Your Voice Election 2017 – Kate’s* experience of CYFs stealing her children

By   /   March 20, 2017  /   1 Comment

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As part of our election coverage of shaming the neoliberal welfare state who treat the poorest and most vulnerable amongst us with contempt, here is Kates* experience of how CYFs stole her children.

As part of our election coverage of shaming the neoliberal welfare state who treat the poorest and most vulnerable amongst us with contempt, here is Kates* experience of how CYFs stole her children.

When a child is taken it is heartbreaking in so many ways.

I find it hard to verbalise my thoughts so have put them down.

I love my children dearly.

CYFS came back into my life in a time of distress when early in my pregnancy with Elijah I wasn’t coping with having to stop a lot of my medications.

I said some silly things which I instantly regretted.

My house was messy at that stage however I made every attempt to do what CYFS wanted and clean myself and my house up ready for my baby.

I was constantly told differing outcomes, I would have my baby or I wouldn’t depending on how social worker ‘Donata’ felt.

In November 2015 I went to an FGC ( Family Group Conference) at CYFS where I was essentially forced to give up custody of my daughter and given no choice about it. Give it up there or they would take me to court. So I gave it up on the premise that I could keep and raise my son. I got given every other weekend with my daughter.

On Emma-Lee’s first visit after this my then husband told me he was cheating on me and was suicidal, soIi phoned the Police on two occasions to calm the situation.

In no way was Emma-Lee in danger or even knew what was going on but it was still written down as domestic violence and reported to CYFS.

CYFS contacted Emma-Lee’s father and I lost full and complete custody the Friday that week, the day after I gave birth to Elijah.

The following Monday I also lost Elijah despite being told I wouldn’t.

Elijah went to stay with elderly caregivers in Kelvin Grove, Palmerston North.

He was considered blind and deaf until he was three months old.

I remember him always having bruises and scabies and school sores in those first few months and despite my repeated asking, nothing was done.

Elijah and I developed a close bond during the first few months of his life that we still have till this day.

I did not see Emma-Lee from December 2015 till March 2016 and Emma-Lee did not see Elijah regularly again until June or July 2016 (as the outcome of an FGC).

The goal for the first six months of Elijah’s life was a return home goal however my marriage breakdown was the first barrier to this.

CYFS promised that once I had a house and it was set up for Elijah to live in that I could have him back.

They did not keep their promise or even check the house.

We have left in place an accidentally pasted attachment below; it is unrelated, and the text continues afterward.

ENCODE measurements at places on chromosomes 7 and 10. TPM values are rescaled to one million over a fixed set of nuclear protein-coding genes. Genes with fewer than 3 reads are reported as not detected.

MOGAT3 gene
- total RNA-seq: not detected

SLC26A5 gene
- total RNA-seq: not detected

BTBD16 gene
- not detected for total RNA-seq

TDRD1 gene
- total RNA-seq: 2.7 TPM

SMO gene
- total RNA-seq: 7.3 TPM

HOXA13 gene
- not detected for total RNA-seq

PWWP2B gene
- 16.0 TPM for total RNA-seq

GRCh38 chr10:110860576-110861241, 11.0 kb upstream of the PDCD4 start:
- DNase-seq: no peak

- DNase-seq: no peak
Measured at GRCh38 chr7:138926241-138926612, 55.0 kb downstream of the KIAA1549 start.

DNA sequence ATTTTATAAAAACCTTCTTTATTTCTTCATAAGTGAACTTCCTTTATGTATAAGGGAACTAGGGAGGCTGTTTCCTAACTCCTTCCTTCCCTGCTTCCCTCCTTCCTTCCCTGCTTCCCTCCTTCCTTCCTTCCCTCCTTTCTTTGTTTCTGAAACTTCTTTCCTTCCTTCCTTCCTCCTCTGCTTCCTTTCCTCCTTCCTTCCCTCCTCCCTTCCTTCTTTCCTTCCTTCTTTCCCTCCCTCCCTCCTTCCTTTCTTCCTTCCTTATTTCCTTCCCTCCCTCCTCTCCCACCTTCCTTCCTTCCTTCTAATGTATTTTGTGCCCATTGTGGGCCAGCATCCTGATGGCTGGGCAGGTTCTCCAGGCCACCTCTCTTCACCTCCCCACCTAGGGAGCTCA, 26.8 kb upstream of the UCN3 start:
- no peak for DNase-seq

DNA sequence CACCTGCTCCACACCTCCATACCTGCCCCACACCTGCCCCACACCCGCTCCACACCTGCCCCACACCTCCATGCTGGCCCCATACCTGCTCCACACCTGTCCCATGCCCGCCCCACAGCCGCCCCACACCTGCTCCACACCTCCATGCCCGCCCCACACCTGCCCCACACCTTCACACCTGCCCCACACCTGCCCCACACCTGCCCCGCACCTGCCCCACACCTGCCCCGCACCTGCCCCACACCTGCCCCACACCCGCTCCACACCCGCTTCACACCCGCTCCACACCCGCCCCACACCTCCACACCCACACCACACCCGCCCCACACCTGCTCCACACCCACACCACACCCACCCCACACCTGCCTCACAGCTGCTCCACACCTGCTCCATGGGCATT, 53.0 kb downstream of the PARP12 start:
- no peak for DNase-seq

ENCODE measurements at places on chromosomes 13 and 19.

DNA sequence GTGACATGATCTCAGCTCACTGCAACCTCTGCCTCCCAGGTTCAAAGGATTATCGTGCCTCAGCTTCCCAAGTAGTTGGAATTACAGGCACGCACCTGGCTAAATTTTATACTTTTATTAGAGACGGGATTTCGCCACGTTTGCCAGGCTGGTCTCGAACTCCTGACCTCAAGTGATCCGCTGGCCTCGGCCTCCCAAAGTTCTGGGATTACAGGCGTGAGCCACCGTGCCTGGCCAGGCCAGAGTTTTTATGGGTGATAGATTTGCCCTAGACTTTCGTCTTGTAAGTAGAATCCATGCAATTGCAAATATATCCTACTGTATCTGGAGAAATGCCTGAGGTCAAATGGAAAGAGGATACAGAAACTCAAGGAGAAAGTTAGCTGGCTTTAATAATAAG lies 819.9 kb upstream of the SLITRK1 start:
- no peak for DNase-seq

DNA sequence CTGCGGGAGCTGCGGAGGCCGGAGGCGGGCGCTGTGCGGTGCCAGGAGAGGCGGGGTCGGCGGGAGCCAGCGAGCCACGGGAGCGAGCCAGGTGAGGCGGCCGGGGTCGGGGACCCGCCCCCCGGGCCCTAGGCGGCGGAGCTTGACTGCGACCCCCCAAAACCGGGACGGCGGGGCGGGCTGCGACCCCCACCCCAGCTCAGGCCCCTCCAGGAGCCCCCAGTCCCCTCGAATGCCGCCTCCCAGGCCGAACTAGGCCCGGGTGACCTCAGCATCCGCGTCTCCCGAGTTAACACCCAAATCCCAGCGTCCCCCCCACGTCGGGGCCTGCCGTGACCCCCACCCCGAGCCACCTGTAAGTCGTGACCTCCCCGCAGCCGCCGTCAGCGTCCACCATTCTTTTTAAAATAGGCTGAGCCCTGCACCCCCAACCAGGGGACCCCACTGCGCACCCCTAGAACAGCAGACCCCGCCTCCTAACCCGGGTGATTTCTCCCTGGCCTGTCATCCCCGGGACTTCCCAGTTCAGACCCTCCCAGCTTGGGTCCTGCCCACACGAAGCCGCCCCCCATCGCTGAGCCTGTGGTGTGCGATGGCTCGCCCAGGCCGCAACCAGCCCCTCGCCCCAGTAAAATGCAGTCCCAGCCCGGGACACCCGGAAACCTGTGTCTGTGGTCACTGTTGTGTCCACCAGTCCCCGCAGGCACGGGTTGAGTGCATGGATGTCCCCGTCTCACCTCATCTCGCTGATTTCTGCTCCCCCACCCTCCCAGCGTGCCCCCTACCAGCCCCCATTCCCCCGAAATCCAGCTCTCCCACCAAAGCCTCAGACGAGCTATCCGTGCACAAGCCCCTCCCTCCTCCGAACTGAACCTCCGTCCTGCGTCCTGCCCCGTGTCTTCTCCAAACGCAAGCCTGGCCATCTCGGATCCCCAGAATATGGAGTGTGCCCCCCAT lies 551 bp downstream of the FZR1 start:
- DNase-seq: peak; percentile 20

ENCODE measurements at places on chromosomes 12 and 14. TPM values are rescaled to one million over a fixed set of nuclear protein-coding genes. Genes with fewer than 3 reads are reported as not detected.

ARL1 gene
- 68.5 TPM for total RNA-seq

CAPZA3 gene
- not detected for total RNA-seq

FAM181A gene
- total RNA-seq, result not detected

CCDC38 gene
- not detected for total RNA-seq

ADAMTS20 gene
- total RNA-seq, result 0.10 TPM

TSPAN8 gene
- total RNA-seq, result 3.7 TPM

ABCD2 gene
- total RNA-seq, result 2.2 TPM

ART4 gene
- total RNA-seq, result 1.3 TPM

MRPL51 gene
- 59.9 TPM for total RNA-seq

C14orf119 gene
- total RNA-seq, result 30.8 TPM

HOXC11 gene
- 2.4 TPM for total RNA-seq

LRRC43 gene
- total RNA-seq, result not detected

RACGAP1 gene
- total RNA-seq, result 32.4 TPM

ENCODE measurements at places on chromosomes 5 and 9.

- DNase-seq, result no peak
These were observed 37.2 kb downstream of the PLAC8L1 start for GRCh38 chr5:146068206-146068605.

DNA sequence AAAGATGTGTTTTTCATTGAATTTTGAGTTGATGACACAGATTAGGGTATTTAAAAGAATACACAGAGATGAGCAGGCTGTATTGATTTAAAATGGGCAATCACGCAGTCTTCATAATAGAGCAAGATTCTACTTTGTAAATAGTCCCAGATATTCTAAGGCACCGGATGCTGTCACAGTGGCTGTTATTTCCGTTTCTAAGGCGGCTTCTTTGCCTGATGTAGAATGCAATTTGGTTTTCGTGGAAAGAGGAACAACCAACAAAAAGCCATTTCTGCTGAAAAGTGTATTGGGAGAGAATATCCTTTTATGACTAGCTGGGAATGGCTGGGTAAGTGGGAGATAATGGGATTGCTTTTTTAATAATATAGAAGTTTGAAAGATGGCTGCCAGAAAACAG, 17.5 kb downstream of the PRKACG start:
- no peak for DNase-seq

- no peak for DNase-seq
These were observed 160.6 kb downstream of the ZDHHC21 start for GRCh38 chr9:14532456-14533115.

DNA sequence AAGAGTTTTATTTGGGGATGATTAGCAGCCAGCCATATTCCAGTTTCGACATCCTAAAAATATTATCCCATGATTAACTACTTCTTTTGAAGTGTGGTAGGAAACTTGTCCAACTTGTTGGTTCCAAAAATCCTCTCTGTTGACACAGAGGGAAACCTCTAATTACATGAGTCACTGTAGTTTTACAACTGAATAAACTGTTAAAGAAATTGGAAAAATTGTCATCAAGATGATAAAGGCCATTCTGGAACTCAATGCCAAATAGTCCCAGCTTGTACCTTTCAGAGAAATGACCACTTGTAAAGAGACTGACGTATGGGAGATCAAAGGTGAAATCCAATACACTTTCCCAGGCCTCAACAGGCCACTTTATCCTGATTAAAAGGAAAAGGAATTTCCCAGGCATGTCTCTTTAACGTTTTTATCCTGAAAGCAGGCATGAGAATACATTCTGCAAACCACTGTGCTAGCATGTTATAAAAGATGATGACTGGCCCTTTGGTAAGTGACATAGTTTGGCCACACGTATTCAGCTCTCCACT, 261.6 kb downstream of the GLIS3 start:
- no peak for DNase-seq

Furthermore a parenting assessment was done on me through Across Social Services and the supervisor was a lady named “Diane”. This was a confusing and contradictory assessment that CYFS ultimately took negatively and stated they no longer supported a return home.

They said they would need to find Elijah’s father and assess him or pace Elijah in a Home for Life and they reduced my visits to once a month.

CYFS refused to talk sensibly to me or answer my questions so I took them to court.

A Judge, Judge Moss, reinstated my four times a week visitation with Elijah and I did a full parenting and psychological assessment in November.

I sat this directly after suffering a concussion, at the insistence of CYFS, and subsequently failed.

The outcome being him to never return to my care and to either be placed with family or a Home for Life.

All the while this has been going on I have only seen Emma-Lee once a week and she has been begging me to come back to me full time.

Can you imagine what it is like to be a mother and have her children, her whole heart, ripped away from her?

To be lied to and led into a false sense of security, only to have these people deny you the very things they promised the day before?

To have someone smile to your face and be twisting the knife in your back?

My heart yearns to be a mother.

To take Emma-Lee to school and wave to her as she enters the gate.

To wipe Elijah’s little face as he finishes eating.

To cuddle up on the bed reading a story or watching a movie.

Or even going down to the park on a fine warm day for a picnic and a play.

But this is a privilege denied to be as it is to many through the CYFS system in New Zealand. And instead of a beating heart where mine should be there is a hole, because my children have my heart.

The pain of separation or alienation is great. I know this can’t help me but I hope it will help you reconsider when making judgements against other loving mothers.

 

Kate* is a pseudonym to protect her identity so CYFs can’t punish her for going public.

Have you been treated poorly by our neoliberal welfare state and wish to bring attention to your experience anonymously so that they can’t punish you? Check out our 2017 election campaign to do just that.

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1 Comment

  1. Strypey says:

    The way CYF operates is truly Kafkaesque. It has to be seen to be believed. A couple know nearly lost their child under similar circumstances, but was lucky to have a confident, educated whānau, many of them with activist experience of battling the state and its agents. The whānau gathered around to support the couple, and eventually exposed the emptiness of the CYF case against them and sent them packing, but at massive emotional and financial cost. The problems are so ingrained in the way CYF operates it’s hard to know where to start trying to fix them, but having community oversight committees that can’t be ignored or dismissed by local CYF management seems like a good place to start.